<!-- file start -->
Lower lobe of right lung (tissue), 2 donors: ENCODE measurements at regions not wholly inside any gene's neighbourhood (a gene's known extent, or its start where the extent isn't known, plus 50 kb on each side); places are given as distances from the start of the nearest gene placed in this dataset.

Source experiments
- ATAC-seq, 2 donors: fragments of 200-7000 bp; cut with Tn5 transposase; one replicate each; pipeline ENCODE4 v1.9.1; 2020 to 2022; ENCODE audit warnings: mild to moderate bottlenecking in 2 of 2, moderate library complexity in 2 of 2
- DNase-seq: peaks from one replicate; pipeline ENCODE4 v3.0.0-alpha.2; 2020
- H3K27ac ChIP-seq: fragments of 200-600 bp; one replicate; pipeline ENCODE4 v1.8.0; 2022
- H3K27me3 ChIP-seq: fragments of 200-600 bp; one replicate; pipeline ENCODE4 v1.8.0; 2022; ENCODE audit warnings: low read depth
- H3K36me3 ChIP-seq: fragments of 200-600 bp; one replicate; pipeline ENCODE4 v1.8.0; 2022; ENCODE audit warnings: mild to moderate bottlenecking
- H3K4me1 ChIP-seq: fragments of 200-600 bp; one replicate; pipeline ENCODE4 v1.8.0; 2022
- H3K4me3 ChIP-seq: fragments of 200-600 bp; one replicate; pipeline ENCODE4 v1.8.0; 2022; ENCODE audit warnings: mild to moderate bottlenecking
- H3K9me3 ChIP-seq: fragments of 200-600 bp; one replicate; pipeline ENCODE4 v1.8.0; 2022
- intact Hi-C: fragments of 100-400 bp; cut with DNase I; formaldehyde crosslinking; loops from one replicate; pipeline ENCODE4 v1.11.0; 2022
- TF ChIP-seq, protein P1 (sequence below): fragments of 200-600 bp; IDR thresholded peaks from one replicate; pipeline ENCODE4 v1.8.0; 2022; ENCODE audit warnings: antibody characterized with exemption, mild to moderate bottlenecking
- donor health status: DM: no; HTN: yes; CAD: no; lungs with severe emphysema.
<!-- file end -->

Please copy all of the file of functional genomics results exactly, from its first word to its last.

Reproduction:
Lower lobe of right lung (tissue), 2 donors: ENCODE measurements at regions not wholly inside any gene's neighbourhood (a gene's known extent, or its start where the extent isn't known, plus 50 kb on each side); places are given as distances from the start of the nearest gene placed in this dataset.

Source experiments
- ATAC-seq, 2 donors: fragments of 200-7000 bp; cut with Tn5 transposase; one replicate each; pipeline ENCODE4 v1.9.1; 2020 to 2022; ENCODE audit warnings: mild to moderate bottlenecking in 2 of 2, moderate library complexity in 2 of 2
- DNase-seq: peaks from one replicate; pipeline ENCODE4 v3.0.0-alpha.2; 2020
- H3K27ac ChIP-seq: fragments of 200-600 bp; one replicate; pipeline ENCODE4 v1.8.0; 2022
- H3K27me3 ChIP-seq: fragments of 200-600 bp; one replicate; pipeline ENCODE4 v1.8.0; 2022; ENCODE audit warnings: low read depth
- H3K36me3 ChIP-seq: fragments of 200-600 bp; one replicate; pipeline ENCODE4 v1.8.0; 2022; ENCODE audit warnings: mild to moderate bottlenecking
- H3K4me1 ChIP-seq: fragments of 200-600 bp; one replicate; pipeline ENCODE4 v1.8.0; 2022
- H3K4me3 ChIP-seq: fragments of 200-600 bp; one replicate; pipeline ENCODE4 v1.8.0; 2022; ENCODE audit warnings: mild to moderate bottlenecking
- H3K9me3 ChIP-seq: fragments of 200-600 bp; one replicate; pipeline ENCODE4 v1.8.0; 2022
- intact Hi-C: fragments of 100-400 bp; cut with DNase I; formaldehyde crosslinking; loops from one replicate; pipeline ENCODE4 v1.11.0; 2022
- TF ChIP-seq, protein P1 (sequence below): fragments of 200-600 bp; IDR thresholded peaks from one replicate; pipeline ENCODE4 v1.8.0; 2022; ENCODE audit warnings: antibody characterized with exemption, mild to moderate bottlenecking
- donor health status: DM: no; HTN: yes; CAD: no; lungs with severe emphysema.